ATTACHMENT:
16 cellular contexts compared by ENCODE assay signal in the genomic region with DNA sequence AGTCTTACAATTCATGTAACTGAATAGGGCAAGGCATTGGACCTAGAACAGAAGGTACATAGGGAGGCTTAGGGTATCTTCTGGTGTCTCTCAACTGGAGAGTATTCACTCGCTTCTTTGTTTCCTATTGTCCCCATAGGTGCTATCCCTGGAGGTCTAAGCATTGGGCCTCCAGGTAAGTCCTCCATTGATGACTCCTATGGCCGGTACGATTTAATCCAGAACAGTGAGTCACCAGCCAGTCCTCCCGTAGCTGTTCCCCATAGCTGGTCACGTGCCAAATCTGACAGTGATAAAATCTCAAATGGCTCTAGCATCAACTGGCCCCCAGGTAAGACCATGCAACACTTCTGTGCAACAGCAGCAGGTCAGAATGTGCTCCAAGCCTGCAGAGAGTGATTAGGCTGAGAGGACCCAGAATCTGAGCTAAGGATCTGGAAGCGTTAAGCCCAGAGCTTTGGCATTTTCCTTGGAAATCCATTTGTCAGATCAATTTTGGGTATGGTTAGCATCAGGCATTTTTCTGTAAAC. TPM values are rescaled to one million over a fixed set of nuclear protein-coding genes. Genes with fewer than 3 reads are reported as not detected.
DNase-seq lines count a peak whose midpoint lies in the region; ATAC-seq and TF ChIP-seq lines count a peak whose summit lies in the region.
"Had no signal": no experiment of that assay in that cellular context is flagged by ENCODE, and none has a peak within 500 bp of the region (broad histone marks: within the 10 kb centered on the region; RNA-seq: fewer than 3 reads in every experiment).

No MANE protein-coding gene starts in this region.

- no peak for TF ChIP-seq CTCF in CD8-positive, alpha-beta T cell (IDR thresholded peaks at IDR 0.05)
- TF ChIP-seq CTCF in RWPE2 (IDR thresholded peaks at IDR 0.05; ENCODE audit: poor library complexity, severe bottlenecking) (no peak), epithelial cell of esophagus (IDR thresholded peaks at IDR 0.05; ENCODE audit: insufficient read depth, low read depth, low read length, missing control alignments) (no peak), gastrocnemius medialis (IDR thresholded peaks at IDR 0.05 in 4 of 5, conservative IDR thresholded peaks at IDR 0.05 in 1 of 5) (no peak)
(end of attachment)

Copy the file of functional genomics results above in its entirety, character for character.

16 cellular contexts compared by ENCODE assay signal in the genomic region with DNA sequence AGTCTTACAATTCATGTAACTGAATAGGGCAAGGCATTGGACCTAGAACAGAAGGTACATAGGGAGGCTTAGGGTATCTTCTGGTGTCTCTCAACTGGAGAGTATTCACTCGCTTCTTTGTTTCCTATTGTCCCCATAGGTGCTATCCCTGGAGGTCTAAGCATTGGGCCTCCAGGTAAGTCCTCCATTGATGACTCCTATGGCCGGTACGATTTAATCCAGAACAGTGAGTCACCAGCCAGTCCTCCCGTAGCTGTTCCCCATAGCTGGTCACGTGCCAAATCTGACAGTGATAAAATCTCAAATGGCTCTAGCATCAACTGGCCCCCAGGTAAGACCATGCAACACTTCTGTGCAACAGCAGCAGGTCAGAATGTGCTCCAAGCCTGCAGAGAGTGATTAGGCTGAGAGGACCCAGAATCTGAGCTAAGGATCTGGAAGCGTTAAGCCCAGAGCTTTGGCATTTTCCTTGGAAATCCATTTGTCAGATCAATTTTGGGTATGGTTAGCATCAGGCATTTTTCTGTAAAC. TPM values are rescaled to one million over a fixed set of nuclear protein-coding genes. Genes with fewer than 3 reads are reported as not detected.
DNase-seq lines count a peak whose midpoint lies in the region; ATAC-seq and TF ChIP-seq lines count a peak whose summit lies in the region.
"Had no signal": no experiment of that assay in that cellular context is flagged by ENCODE, and none has a peak within 500 bp of the region (broad histone marks: within the 10 kb centered on the region; RNA-seq: fewer than 3 reads in every experiment).

No MANE protein-coding gene starts in this region.

- no peak for TF ChIP-seq CTCF in CD8-positive, alpha-beta T cell (IDR thresholded peaks at IDR 0.05)
- TF ChIP-seq CTCF in RWPE2 (IDR thresholded peaks at IDR 0.05; ENCODE audit: poor library complexity, severe bottlenecking) (no peak), epithelial cell of esophagus (IDR thresholded peaks at IDR 0.05; ENCODE audit: insufficient read depth, low read depth, low read length, missing control alignments) (no peak), gastrocnemius medialis (IDR thresholded peaks at IDR 0.05 in 4 of 5, conservative IDR thresholded peaks at IDR 0.05 in 1 of 5) (no peak)